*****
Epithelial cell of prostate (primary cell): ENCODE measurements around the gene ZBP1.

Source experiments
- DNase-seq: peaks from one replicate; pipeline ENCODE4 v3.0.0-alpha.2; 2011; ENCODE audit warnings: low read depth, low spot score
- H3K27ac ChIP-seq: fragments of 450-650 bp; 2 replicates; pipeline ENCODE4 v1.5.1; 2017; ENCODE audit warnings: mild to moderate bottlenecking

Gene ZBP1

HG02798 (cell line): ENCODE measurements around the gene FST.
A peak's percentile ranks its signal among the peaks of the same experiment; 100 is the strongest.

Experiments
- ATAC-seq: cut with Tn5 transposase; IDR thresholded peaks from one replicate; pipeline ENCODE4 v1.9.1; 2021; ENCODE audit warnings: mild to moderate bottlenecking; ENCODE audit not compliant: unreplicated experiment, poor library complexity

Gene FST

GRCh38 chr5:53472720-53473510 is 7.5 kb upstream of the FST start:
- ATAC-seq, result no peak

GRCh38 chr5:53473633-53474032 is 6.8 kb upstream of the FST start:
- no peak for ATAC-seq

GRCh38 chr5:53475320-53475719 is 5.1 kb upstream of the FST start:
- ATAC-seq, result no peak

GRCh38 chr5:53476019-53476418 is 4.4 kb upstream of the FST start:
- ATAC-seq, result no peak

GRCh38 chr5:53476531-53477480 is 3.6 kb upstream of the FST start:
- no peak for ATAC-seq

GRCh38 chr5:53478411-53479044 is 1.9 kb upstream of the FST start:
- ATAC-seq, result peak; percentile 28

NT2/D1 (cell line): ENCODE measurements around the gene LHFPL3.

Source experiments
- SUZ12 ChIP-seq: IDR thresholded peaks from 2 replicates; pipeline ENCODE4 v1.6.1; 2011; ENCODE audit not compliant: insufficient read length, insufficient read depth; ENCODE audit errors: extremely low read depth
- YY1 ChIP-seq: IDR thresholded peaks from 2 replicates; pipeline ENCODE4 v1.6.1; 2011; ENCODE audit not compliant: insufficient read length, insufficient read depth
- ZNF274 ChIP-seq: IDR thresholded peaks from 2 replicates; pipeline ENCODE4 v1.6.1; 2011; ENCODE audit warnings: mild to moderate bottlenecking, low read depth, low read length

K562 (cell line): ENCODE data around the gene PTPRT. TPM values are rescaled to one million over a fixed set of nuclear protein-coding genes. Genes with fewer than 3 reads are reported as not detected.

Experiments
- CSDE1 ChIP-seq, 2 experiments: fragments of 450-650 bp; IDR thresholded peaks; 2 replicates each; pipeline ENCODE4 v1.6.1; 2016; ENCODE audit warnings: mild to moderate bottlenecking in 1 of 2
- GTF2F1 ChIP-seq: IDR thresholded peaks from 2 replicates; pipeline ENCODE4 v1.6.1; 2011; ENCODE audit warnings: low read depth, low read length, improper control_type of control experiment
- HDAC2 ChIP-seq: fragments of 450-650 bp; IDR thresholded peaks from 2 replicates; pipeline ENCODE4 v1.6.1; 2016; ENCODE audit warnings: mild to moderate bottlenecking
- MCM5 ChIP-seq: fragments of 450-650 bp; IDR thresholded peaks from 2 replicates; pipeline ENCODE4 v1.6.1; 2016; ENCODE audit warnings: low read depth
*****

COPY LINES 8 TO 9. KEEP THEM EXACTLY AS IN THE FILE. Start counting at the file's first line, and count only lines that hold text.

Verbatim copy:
Experiments
- ATAC-seq: cut with Tn5 transposase; IDR thresholded peaks from one replicate; pipeline ENCODE4 v1.9.1; 2021; ENCODE audit warnings: mild to moderate bottlenecking; ENCODE audit not compliant: unreplicated experiment, poor library complexity